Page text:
Thank you, Congressman. And I appreciate your raising the continuing threat we see from Iran. While we are focused on the developments in North Africa and the Middle East, we have to continue to keep focused on Iran. And we certainly are. What we see happening right now – and I can only give you that snapshot, because our assessment now is that the internal discord in Bahrain is a domestic phenomenon that comes from the demands by the 70 percent Shia population for greater political rights, greater economic opportunities, and it requires a domestic solution. So what we’ve been doing is working with Bahrainis to work with themselves to try to come up with a way forward. Now, there is no doubt, as we have publicly and privately expressed, all people, according to our values, have a universal right to express themselves, to associate…assemble freely. And so, we have urged the government of Bahrain to respect those rights. At the same time, we have also credited what the government is trying to do through a national dialogue to come up with some agreed-upon reforms that would be implemented. You know, Bahrain is a friend, they are an ally, we deeply value their long-time association with us. King Hamad has announced that Crown Prince Salman is to lead this national dialogue, and we are encouraged by some of the steps we have seen recently, that this can result in a genuine dialogue.

Rothman:

Madam Secretary, are we keeping an eye on Iran and their attempts to gain influence in that region?

!Notice Iran is not mentioned in the reply but he repeats short question about Iran again

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While Bahrain demolishes mosques, U.S. stays silent

Posted by alanmirs on May 9, 2011


By ROY GUTMAN

McClatchy Newspapers

In the ancient BahrainivillageofAali, where some graves date to 2000 B.C., the Amir Mohammed Braighi mosque had stood for more than 400 years – one of the handsomest Shiite Muslim mosques in this small island nation in thePersian Gulf.

Today, only bulldozer tracks remain.

In Nwaidrat, where anti-government protests began Feb. 14, the Mo’men mosque had long been a center for the town’s Shiite population – photos show it as a handsome, square building neatly painted in ochre, with white and green trim, and a short portico in dark gray forming the main entrance.

Today, only the portico remains.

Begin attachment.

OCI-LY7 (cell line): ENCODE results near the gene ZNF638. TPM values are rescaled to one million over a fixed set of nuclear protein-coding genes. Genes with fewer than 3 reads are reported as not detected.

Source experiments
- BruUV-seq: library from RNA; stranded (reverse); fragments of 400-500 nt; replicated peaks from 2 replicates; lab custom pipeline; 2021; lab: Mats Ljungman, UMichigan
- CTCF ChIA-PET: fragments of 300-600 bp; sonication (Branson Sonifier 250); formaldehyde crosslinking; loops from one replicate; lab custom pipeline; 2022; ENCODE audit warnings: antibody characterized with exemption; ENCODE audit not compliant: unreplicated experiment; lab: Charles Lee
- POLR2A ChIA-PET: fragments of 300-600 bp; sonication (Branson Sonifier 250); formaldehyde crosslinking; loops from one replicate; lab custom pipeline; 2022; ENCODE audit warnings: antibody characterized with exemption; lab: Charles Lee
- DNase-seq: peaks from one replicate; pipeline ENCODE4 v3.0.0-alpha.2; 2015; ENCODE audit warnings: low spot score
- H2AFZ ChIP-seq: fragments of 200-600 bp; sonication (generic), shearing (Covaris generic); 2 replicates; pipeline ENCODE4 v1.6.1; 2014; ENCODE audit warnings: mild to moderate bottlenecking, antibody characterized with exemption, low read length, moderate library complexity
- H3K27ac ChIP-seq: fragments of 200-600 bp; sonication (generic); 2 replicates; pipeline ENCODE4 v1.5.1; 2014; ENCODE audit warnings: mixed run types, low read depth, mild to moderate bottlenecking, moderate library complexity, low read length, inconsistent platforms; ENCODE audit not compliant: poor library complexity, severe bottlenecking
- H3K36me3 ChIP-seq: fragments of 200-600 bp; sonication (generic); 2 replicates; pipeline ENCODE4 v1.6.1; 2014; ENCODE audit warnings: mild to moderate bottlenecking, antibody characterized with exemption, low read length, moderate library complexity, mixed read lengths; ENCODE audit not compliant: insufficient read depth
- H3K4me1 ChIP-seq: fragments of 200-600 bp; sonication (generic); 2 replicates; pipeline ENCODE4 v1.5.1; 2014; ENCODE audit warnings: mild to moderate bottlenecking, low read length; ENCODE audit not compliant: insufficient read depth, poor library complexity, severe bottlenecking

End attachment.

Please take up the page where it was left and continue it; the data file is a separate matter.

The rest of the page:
“When I was a child, I used to go and pray with my grandfather,” said a 52-year-old local resident, who asked to be called only “Abu Hadi.” “The area used to be totally green, with tiers of sweet water wells.

“Why did they destroy this mosque?” Abu Hadi wailed. “Muslims have prayed there for decades.”

In Shiite villages across this island kingdom of 1.2 million, the Sunni Muslim government has bulldozed dozens of mosques as part of a crackdown on Shiite dissidents, an assault on human rights that is breathtaking in its expansiveness.

http://www.kansascity.com/2011/05/08/2858559/while-bahrain-demolishes-mosques.html

 

Read more: http://www.kansascity.com/2011/05/08/2858559/while-bahrain-demolishes-mosques.html#ixzz1LnYMi0Sz

Read more: http://www.kansascity.com/2011/05/08/2858559/while-bahrain-demolishes-mosques.html#ixzz1LnWAs8JW

 

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Is Ahmadinejad Islamic Enough for Iran?

Posted by alanmirs on May 4, 2011


Foreign Policy / Abbas Milani

03-May-2011

 

While most of the Middle East region has been risking life and limb for the sake of a democratic future, in Iran, different factions in the regime have been busy debating the virtues of the ancient Persian King Cyrus the Great. Neither side brings any new historical insight, but it hasn’t been an exercise in mere navel-gazing — in Iran, debates on ancient history have been a high-stakes affair. Today, the question is whether the Islamic Republic should pay closer attention to the country’s pre-Islamic Iranian heritage; the answers recently offered by President Mahmoud Ahmadinejad threaten the collapse of the current regime.
The dispute itself is nothing new. For decades, if not centuries, the twin enigmas of Iran’s identity and the nature of Islam in Iran have bedeviled Iranian scholars and politicians alike. Iranian identity is bifurcated, split between the pre-Islamic traditions of Zoroastrian and Manichean millennium before Islam, and the Islam-influenced developments of the last 1,300 years.